All throughout President Joe Biden's first year in office, progressives clung to the hope that their constant concessions would eventually yield a massive result-if not a $6 trillion social welfare bill, or a $3.5 trillion version, or even a $1.8 trillion measure, then at least something.
But as progressives confront the possibility of nothing, Democratic leaders are introducing a new standard for Biden's legislative agenda: "Chunks."
"Honestly, it's depressing," Varshini Prakash, executive director of the progressive group Sunrise Movement, told The Daily Beast when asked about the plan to break up the massive "Build Back Better" bill into smaller, potentially more passable pieces.
Few Democrats seem particularly happy about the move. President Biden staked much of his signature proposals like the Child Tax Credit and climate solutions on passage of the original package. But at his first press conference in almost a year on Wednesday, even Biden admitted a scaled-back approach was more realistic.
"It's clear to me that we're going to have to probably break it up," he said. "Get as much as we can now, come back and fight for the rest later."
Biden's comments are an acknowledgement of two important factors: the immovable force that is Sen. Joe Manchin (D-WV) and the political reality that moderate Democrats who are about to embark on a particularly difficult re-election cycle need something-anything-to run on.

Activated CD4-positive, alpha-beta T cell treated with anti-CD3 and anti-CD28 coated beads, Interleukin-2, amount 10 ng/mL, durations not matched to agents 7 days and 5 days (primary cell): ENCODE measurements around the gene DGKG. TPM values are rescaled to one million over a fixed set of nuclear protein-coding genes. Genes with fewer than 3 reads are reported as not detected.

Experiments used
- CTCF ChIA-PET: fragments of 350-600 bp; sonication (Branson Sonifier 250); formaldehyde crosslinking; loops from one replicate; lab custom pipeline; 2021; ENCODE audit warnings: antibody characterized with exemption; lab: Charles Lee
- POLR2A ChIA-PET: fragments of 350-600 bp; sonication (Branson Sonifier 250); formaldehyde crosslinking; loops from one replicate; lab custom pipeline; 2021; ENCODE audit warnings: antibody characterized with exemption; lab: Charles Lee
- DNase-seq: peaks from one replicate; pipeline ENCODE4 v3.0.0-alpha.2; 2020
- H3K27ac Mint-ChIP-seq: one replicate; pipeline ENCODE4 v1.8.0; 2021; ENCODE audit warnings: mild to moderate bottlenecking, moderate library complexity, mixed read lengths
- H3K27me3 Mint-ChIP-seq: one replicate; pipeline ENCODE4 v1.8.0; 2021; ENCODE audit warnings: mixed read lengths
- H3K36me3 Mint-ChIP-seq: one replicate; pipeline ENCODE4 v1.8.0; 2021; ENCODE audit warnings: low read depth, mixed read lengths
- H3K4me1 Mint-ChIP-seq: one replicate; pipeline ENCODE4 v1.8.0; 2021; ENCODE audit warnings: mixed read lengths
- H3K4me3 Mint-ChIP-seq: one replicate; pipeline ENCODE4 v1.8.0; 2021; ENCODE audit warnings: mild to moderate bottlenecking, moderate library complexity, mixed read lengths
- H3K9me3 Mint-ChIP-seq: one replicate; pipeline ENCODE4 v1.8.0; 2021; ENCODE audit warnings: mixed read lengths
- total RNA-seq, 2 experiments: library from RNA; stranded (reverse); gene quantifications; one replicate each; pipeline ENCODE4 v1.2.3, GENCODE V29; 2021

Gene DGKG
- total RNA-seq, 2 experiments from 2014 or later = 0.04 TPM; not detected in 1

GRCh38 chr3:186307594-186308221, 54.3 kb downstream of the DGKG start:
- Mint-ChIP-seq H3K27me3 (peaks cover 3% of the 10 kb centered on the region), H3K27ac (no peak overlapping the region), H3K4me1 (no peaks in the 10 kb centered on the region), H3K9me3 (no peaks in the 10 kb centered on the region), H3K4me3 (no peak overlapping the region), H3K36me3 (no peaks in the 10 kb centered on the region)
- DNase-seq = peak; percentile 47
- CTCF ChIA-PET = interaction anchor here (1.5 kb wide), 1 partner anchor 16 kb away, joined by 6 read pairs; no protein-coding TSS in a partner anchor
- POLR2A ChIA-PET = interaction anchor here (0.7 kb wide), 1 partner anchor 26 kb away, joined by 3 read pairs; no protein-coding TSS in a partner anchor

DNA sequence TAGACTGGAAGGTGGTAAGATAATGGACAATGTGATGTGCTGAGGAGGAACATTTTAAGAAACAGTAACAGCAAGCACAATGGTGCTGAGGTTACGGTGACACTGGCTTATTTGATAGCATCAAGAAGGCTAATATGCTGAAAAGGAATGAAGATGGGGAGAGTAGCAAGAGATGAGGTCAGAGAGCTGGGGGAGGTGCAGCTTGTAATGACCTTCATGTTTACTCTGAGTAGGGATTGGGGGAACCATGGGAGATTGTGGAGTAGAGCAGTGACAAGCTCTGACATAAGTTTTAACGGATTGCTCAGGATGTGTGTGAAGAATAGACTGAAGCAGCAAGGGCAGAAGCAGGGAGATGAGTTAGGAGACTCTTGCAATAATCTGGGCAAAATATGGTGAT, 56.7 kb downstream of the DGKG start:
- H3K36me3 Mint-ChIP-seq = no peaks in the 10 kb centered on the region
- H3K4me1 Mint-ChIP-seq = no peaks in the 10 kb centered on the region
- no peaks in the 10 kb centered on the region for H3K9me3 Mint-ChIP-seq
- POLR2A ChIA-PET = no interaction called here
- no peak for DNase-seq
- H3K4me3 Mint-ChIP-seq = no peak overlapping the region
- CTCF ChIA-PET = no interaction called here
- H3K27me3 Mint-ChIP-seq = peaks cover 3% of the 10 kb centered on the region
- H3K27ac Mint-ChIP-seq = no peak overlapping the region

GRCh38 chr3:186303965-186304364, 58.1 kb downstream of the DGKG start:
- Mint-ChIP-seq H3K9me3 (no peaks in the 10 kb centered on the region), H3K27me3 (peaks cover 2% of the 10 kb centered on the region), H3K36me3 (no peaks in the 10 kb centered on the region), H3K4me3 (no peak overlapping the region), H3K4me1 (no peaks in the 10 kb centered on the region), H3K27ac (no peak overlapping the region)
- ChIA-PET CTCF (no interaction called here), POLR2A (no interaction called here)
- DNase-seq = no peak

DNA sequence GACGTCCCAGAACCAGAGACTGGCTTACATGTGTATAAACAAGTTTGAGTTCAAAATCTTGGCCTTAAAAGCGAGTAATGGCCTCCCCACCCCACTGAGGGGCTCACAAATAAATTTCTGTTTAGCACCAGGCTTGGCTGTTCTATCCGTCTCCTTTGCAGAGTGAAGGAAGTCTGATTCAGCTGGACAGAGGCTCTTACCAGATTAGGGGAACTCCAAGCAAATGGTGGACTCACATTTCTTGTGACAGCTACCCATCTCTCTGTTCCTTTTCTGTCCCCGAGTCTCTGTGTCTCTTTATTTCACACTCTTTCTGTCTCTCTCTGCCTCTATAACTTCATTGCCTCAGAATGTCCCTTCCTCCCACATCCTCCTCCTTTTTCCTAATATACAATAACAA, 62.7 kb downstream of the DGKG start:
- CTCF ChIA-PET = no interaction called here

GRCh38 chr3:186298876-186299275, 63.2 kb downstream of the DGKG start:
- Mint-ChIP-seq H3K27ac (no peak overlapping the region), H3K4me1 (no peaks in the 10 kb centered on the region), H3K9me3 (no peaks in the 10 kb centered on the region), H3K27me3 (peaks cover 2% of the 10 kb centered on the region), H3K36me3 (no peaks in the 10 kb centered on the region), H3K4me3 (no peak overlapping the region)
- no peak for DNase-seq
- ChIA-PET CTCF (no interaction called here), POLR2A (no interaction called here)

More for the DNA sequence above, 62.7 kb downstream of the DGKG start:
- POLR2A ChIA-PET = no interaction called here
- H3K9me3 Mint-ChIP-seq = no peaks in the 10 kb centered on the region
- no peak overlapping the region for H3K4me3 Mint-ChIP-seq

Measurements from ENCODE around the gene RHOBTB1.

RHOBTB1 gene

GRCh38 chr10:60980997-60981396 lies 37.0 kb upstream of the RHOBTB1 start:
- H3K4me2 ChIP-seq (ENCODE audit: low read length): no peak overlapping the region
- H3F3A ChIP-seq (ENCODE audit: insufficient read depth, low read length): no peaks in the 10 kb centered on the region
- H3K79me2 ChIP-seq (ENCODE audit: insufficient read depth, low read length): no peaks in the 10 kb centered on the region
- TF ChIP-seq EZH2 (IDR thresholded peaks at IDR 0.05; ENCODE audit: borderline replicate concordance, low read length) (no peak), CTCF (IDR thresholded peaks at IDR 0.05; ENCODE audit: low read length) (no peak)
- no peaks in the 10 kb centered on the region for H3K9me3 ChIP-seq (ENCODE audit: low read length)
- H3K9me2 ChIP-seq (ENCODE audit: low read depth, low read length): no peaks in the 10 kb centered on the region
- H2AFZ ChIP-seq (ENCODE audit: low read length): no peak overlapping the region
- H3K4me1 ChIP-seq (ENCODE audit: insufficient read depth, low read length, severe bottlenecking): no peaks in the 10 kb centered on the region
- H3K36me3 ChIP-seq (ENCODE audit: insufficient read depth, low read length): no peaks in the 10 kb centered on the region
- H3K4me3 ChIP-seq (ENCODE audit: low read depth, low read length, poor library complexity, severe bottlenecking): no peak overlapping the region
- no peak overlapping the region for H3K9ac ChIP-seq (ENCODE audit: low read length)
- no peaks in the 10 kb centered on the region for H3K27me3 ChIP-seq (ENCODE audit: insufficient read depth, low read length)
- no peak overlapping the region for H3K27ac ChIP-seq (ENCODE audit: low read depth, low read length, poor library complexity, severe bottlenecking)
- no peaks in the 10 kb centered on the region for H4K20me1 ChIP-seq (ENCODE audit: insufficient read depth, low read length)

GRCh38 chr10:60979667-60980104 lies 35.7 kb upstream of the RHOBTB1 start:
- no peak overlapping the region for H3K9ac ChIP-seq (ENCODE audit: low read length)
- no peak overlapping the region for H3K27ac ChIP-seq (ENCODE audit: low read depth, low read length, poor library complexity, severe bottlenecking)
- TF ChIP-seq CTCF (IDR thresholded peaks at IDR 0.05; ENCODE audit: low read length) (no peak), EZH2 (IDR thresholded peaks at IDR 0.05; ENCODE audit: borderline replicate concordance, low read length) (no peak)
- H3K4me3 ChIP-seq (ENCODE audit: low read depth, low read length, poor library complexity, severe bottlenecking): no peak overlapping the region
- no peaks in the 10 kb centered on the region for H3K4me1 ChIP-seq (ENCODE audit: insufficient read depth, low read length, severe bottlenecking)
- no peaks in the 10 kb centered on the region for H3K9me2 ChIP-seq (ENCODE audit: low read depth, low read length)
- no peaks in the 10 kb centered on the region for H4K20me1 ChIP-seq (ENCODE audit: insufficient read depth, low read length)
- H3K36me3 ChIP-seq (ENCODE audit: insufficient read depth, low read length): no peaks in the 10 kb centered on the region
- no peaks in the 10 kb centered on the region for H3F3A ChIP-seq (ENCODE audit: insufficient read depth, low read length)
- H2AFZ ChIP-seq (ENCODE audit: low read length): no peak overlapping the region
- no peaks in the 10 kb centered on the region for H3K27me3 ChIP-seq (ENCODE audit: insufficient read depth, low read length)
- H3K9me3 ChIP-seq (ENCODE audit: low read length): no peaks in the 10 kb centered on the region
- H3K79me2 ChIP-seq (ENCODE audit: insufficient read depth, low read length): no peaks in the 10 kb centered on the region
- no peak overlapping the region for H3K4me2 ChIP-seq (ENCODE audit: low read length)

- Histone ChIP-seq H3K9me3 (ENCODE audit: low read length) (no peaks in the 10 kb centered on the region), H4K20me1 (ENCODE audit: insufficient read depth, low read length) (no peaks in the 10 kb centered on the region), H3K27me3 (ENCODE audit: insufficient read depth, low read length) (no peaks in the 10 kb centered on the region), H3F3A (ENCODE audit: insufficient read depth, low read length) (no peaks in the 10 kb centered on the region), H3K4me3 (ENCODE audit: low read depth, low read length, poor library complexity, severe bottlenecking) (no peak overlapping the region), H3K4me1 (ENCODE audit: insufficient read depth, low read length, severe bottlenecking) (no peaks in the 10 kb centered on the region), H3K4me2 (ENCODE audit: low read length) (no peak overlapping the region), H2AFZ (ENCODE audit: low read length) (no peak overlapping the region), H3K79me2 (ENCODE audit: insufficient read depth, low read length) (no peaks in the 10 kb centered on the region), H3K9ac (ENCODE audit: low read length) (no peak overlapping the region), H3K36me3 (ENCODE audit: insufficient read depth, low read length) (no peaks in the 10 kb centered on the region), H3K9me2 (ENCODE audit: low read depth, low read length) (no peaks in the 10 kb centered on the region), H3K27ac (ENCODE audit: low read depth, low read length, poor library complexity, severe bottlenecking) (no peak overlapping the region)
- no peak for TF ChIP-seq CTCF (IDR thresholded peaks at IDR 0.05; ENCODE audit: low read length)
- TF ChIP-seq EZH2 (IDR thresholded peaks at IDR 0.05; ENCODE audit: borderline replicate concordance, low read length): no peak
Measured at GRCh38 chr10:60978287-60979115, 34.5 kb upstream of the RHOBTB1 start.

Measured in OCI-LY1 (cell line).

A number of those members, dubbed "frontline members" by their party's campaign arm, have made appeals to House Majority Leader Steny Hoyer and House Speaker Nancy Pelosi to break apart the popular provisions of the BBB from the rest of the package, according to the Washington Post.
Speaking to reporters on Thursday, Pelosi said the final version of Build Back Better may need to be more "limited"-even going as far as suggesting the bill may need to be renamed. "I'm sure that we can agree upon something significant-call it a chunk if you want."
Rep. Colin Allred (D-TX), a frontline member, told The Daily Beast passing the BBB in chunks would be better than not passing it at all. "I don't want to do it, but I think it may be necessary," he said.
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"There are some things that can be split off and pass that have, seemingly, some bipartisan support, from what I've been told," Allred added.
What Democrats do not have is time. Trying to enact the bill in "chunks" through budget reconciliation-a process that requires only 50 senators in support for passage-would take huge amounts of time during an election year. And any other option would require Republican support.
Progressives are cautious of either prospect, with many wanting to stick to a larger package that already has a foundation to build upon. Rep. Mondaire Jones (D-NY) told The Daily Beast Wednesday he thinks talks about breaking the bill up even further are "premature."
"It does a disservice to the momentum that we have to pass Build Back Better to talk about breaking it up when it appears that there's potential for additional conversations with [Manchin] to yield something significant," Jones said. "Maybe even 90 percent of what we passed in the House."